I am prepared to lead, excited to serve and profoundly humbled by the trust the people have placed in me. Virginian… https://t.co/SnpKRLExP6— Glenn Youngkin (@Glenn Youngkin)1620698834.0
After securing the nomination, Youngkin tweeted Monday: “Virginians have made it clear that they are ready for a political outsider with proven business experience to bring real change in Richmond." He hit all the buzz words in his political Mad Libs.
Two days ago, roughly 30,0000 Virginians out of almost 6 million registered voters cast ranked-choice ballots for six candidates in the Republican convention. Youngkin's opponents were knocked from contention one by one, and their supporters' next-choice votes were re-allocated until Youngkin finally passed the required 50 percent threshold after the sixth round of voting. His last remaining rival in this tournament of champions, Pete Snyder, conceded the race after 12 long hours of vote counting. He sent Youngkin his “heartfelt congratulations" and pledged his full support. What a RINO! These days, you never graciously concede a race you obviously lost.
State Senator Amanda Chase, who was censured for calling January 6 insurrectionists “patriots," vowed to contest the results if she lost: "If I come out of this election as anything other than the victor, of course, we are going to have a full audit." Her supporters, who presumably exist, accused Snyder's backers in the state GOP of engineering a “disassembled convention" instead of a primary in order to hurt her chances, which were never good in the first place. Chase ran as “Trump in heels." Not only is that image revolting, but the one-term loser is extremely unpopular in Virginia. President Joe Biden beat him senseless last year with a 10-point margin.
However, GOP insiders feel bullish about Youngkin because he's your normal terrible Republican. Unlike that super freak Chase, voters might consider bringing him home to mother. However, despite his more polished veneer, Youngkin has already associated himself with extremist positions, including the Big Lie. He declared “voter integrity" a top issue and claimed Dominion voting machines were “the most important issue" of the campaign. If elected, he's promised to restore a state voter identification law.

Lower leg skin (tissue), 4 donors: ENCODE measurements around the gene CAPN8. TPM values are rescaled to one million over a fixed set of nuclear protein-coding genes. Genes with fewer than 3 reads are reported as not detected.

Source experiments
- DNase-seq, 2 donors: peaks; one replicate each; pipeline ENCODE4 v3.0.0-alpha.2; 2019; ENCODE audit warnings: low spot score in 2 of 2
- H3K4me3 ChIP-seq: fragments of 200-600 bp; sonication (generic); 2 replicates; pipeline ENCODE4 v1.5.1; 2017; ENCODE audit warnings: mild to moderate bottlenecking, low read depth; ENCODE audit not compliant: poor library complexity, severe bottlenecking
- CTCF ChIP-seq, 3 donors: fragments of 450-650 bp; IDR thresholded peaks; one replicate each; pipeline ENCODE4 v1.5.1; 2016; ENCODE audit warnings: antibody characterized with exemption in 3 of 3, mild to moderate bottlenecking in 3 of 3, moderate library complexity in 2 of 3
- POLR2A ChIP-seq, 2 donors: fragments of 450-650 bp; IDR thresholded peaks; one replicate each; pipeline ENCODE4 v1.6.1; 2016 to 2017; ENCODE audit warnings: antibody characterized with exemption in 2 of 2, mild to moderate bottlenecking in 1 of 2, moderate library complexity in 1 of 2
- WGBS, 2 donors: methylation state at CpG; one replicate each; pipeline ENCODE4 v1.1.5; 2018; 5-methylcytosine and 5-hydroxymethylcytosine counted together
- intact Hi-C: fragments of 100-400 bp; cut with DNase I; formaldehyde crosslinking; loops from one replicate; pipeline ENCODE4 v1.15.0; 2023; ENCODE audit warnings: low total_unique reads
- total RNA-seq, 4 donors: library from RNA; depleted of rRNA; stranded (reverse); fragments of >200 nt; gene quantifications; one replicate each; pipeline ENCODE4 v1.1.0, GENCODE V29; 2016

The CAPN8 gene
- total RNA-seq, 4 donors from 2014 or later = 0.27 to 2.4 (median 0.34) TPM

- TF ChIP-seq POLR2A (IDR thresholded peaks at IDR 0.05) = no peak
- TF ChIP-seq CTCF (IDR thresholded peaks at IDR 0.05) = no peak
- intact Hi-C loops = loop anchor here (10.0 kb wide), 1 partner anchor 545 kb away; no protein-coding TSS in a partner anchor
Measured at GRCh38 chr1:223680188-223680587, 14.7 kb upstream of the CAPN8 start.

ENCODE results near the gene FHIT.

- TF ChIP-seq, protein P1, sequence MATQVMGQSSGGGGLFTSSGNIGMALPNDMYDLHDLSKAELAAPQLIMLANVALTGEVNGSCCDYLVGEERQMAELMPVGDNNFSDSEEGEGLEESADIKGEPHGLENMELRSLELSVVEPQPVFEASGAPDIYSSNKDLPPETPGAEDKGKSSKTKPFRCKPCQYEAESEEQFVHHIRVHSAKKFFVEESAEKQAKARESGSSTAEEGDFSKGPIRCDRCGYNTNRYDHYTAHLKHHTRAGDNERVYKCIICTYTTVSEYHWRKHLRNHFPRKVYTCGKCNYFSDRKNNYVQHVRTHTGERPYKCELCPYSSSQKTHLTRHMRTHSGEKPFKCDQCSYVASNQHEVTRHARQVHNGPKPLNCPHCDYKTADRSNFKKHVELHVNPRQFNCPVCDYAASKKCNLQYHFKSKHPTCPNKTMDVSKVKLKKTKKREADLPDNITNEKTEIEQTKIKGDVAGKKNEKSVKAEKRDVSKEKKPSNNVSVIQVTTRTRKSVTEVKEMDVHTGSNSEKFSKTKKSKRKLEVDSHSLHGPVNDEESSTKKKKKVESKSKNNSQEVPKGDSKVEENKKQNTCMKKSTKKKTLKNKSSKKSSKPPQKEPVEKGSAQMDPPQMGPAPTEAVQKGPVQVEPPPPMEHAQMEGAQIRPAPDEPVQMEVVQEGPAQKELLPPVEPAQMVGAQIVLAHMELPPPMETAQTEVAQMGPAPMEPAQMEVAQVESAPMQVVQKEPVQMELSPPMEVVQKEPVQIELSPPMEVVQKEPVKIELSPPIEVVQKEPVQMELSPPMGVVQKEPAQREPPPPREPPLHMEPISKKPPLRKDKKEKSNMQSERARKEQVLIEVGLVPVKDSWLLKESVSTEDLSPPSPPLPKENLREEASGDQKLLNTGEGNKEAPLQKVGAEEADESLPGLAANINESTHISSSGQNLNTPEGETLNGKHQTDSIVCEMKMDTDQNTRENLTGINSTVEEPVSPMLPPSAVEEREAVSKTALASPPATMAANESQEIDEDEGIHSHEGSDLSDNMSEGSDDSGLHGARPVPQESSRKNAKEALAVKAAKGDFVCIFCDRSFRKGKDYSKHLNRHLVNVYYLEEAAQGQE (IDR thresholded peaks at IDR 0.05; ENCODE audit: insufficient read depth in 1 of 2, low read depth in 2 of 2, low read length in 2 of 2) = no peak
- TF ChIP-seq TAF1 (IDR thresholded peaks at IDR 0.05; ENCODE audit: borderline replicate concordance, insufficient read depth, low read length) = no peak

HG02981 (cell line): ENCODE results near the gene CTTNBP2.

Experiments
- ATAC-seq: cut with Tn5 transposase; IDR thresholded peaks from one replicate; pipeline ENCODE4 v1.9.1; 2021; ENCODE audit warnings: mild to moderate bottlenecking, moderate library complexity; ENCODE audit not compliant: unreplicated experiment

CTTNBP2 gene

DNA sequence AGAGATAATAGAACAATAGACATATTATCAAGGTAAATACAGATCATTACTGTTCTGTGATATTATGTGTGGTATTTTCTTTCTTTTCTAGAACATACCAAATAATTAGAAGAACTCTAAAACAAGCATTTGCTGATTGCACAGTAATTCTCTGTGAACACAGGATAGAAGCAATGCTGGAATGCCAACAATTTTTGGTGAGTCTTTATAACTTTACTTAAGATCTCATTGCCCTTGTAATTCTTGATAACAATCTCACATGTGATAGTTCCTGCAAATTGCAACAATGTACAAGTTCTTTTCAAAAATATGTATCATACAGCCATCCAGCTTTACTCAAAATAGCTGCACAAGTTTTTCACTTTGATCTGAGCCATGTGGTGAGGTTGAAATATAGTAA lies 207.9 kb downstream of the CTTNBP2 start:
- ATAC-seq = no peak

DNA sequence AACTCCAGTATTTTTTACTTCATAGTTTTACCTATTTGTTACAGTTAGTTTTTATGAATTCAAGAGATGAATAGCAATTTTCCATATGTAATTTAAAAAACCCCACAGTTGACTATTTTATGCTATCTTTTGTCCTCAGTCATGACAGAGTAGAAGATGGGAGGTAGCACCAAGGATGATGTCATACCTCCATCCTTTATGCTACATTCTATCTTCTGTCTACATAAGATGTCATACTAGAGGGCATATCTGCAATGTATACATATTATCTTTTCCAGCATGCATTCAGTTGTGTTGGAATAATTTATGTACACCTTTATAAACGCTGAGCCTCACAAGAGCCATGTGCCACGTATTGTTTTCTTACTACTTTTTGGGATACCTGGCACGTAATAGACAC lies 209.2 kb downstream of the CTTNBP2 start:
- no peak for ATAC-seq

That's not all: As governor, Youngkin would replace the entire state board of education, sweeping away the last remnants of the old Republic, and institute Lost Cause propaganda, the 1776 Project, to make kids stupid. He's also campaigned with Texas Senator Ted Cruz, whom the New York Times describes as "a bête noire of the left." That's a less-than-straightforward way of saying we think he sucks, but it's not just “the Left." He's not getting many dinner party invitations from Republicans, either.
Youngkin will supposedly “pivot" to reach independent voters, who are about 30 percent of the electorate. The one-term loser narrowly won independents in 2016, as did Republican Ed Gillespie in the 2017 governor's race. However, President Klan Robe cratered among independents in 2020 with just 38 percent of the vote to Biden's 57 percent.
Dave Wasserman at Cook Political Report argues that Youngkin has a good shot at winning. This assumes that voters might naturally want a change after two consecutive Democratic governors. But the country's much more polarized now, and local races are effectively nationalized. Wasserman argues that North Virginia's anti-T****p moderates aren't automatically Democratic voters in statewide elections. However, the GOP has gone out of its way to remain a MAGA party, and disaffected former Republicans might find less reason to “return home."
Democrats also hold a sizable party identification advantage, and Black voters are about 20 percent of the electorate (seven points higher than the national average). Hillary Clinton carried Virginia with just 35 percent of the white vote. That's a helluva floor. Democrats also control the General Assembly and the governor's office so Republicans can't pass voter suppression bills. It's an uphill battle for the party when they can't cheat.